Daily trapping and ringing of migrants (mainly passerines) was carried out at Falsterbo (55.23 N, 12.50 E), southern Sweden, during spring and autumn in 2016. This was the 37th consecutive year with standardised ringing at this site. Within this programme 25,453 birds of 90 species were ringed (average 1980-2009: 22,491 birds of 81 species).
Additional ringing efforts were made in connection with special projects etc.
One was the fourth year with a “trial period” of three weeks (1-20 March) before
the ordinary start of the spring season and another similar period of ten days
(11-20 November) after the ordinary end of the autumn season.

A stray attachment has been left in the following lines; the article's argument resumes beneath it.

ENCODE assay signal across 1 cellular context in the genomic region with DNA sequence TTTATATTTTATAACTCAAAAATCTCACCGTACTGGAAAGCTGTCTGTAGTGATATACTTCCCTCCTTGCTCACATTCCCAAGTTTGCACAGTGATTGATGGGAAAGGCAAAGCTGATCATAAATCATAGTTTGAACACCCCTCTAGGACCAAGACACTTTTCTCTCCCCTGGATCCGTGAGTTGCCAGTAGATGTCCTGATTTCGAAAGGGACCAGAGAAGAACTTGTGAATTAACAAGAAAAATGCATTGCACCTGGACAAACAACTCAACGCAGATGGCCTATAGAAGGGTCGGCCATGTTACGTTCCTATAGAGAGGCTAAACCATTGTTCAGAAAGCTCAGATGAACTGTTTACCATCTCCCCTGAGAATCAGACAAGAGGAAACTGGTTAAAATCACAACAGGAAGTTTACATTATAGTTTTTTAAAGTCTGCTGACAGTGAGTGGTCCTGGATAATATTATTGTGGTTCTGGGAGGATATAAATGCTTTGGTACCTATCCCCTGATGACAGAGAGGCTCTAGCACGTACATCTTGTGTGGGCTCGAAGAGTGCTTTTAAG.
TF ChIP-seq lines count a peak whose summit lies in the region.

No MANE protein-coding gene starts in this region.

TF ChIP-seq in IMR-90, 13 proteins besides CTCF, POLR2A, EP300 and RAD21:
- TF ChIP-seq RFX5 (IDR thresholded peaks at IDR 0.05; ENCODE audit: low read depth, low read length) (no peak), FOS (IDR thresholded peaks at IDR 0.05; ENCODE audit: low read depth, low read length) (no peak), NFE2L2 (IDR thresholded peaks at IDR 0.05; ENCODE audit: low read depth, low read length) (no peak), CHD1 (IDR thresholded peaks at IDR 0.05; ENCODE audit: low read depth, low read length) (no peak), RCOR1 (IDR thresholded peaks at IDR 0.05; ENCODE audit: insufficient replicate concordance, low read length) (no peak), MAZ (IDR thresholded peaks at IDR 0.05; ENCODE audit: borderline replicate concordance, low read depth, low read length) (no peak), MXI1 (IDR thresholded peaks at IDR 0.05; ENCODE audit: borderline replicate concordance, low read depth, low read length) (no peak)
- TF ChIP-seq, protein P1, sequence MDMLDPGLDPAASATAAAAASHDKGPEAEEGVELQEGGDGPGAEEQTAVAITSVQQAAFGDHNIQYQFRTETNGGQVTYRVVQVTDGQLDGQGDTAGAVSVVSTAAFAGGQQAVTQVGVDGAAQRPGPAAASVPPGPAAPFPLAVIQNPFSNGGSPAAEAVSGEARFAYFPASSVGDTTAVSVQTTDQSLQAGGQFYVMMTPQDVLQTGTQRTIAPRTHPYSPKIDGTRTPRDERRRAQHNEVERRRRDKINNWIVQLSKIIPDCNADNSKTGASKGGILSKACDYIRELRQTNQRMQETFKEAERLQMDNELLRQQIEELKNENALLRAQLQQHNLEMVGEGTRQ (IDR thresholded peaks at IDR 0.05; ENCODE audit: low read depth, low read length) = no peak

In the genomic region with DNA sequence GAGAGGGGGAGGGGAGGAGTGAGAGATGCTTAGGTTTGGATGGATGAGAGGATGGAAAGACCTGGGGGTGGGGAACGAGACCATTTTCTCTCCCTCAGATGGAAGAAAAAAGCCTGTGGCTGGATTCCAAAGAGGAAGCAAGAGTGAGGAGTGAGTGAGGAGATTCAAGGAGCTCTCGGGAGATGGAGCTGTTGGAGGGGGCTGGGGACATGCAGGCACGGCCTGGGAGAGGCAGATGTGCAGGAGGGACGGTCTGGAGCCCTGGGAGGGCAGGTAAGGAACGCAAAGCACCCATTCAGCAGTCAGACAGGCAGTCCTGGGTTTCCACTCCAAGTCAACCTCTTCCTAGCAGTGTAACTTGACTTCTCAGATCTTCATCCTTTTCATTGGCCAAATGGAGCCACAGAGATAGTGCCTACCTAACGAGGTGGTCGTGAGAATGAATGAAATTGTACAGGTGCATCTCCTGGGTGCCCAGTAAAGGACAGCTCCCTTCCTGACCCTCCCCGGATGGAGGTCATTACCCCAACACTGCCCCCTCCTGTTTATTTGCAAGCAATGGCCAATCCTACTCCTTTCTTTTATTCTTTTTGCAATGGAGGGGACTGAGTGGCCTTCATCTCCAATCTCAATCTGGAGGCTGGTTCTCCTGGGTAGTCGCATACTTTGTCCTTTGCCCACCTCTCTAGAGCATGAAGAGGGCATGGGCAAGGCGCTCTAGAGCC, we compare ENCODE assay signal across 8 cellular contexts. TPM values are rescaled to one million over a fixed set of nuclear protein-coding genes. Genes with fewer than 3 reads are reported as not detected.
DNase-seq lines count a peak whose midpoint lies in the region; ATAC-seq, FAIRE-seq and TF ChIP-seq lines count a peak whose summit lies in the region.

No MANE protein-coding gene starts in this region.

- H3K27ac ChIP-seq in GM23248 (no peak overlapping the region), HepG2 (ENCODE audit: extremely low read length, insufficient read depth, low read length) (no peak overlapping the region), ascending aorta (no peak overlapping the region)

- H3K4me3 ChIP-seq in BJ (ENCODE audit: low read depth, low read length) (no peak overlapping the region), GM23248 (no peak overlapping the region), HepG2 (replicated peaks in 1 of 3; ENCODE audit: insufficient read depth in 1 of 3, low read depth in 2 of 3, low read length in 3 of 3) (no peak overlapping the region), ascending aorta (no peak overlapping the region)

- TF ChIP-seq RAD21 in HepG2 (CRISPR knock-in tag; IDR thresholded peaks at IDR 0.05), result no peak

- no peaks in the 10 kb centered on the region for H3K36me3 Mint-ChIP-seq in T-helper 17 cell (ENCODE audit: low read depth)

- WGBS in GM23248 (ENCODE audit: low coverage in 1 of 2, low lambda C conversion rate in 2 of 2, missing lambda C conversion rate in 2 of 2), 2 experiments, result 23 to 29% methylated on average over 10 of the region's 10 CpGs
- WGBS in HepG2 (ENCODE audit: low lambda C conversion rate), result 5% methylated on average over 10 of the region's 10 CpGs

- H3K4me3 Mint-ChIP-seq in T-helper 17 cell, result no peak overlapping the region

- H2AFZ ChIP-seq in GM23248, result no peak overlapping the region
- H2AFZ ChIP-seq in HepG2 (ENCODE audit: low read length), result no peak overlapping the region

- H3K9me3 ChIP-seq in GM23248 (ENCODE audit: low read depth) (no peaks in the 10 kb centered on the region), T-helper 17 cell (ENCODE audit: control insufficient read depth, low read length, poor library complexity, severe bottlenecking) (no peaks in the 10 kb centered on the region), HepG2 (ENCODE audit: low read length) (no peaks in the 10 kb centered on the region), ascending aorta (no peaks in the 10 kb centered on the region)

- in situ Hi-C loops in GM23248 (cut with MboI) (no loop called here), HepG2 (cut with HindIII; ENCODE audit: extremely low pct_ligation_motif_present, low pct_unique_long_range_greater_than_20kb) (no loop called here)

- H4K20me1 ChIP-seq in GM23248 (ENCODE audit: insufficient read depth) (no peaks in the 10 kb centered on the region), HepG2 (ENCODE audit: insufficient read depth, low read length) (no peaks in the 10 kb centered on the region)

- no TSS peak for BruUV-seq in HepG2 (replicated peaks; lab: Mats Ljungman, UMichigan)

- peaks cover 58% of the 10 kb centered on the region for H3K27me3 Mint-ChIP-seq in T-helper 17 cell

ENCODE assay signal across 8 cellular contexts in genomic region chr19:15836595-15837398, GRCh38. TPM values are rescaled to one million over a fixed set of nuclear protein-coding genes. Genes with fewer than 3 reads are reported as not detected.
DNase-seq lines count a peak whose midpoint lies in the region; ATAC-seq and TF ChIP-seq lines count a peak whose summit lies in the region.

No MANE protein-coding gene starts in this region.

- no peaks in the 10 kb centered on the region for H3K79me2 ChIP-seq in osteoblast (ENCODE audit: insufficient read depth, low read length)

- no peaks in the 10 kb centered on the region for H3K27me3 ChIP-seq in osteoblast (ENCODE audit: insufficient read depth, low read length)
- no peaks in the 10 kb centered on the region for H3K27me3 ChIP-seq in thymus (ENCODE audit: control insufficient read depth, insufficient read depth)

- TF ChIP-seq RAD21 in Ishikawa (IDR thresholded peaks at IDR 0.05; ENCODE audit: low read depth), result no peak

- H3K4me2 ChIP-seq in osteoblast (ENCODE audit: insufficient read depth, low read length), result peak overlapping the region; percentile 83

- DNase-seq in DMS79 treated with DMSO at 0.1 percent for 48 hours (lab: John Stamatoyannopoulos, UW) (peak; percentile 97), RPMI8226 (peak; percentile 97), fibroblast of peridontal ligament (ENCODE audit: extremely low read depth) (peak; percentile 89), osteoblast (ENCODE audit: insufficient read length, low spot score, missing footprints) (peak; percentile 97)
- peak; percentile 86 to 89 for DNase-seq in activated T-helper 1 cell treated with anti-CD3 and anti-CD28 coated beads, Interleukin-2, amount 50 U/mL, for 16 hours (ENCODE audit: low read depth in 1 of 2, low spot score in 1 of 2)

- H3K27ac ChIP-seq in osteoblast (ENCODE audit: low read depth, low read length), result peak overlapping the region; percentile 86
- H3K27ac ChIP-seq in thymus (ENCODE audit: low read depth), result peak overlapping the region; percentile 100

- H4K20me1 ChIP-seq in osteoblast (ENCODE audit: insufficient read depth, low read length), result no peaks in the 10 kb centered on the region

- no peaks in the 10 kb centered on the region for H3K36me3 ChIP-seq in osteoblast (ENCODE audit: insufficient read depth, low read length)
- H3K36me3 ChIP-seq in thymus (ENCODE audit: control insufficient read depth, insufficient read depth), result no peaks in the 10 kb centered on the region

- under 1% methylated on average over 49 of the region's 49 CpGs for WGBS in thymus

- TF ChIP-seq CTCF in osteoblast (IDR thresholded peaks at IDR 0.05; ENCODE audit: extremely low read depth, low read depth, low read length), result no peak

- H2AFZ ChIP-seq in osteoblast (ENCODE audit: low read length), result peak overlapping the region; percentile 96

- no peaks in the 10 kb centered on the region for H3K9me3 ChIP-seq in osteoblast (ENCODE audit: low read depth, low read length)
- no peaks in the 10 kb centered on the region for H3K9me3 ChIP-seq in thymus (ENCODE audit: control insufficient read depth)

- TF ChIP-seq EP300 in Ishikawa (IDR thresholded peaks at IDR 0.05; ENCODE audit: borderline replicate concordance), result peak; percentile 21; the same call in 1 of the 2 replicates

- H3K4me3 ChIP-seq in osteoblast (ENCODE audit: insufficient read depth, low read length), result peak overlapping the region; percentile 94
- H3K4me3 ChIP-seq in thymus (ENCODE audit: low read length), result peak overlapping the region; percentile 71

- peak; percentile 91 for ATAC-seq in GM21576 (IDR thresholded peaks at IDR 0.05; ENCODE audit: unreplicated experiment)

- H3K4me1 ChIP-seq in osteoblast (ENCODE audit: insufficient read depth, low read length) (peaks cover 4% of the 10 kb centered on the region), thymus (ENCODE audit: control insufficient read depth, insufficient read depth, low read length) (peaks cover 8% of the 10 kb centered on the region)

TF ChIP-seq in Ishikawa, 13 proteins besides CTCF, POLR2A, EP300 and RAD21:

29 June 2017: Summary of ringing in spring 2017
Another spring season is over. The grand total for the standardised ringing at the Lighthouse, in spring 2017 landed on 5,096birds of 58 species (reference number: average 1980-2009: 3,809). It is the fifth highest spring total in the 38-year long series. Two species were ringed in four-digit numbers, and it was the two usual ones, European Robin (1,492) and Willow Warbler (1,142), however, the total for Willow Warbler is still below the reference number. The third most ringed species was Eurasian Siskin (499). Another eight species (Winter Wren, Dunnock, Common Redstart, Song Thrush, Lesser Whitethroat, Blackcap, Common Chiffchaff and Goldcrest were ringed in three-digit numbers, all below 250.
Species wintering in Europe, which were ringed in high numbers relative to their
reference numbers were Winter Wren, Dunnock, European Robin, Song Thrush,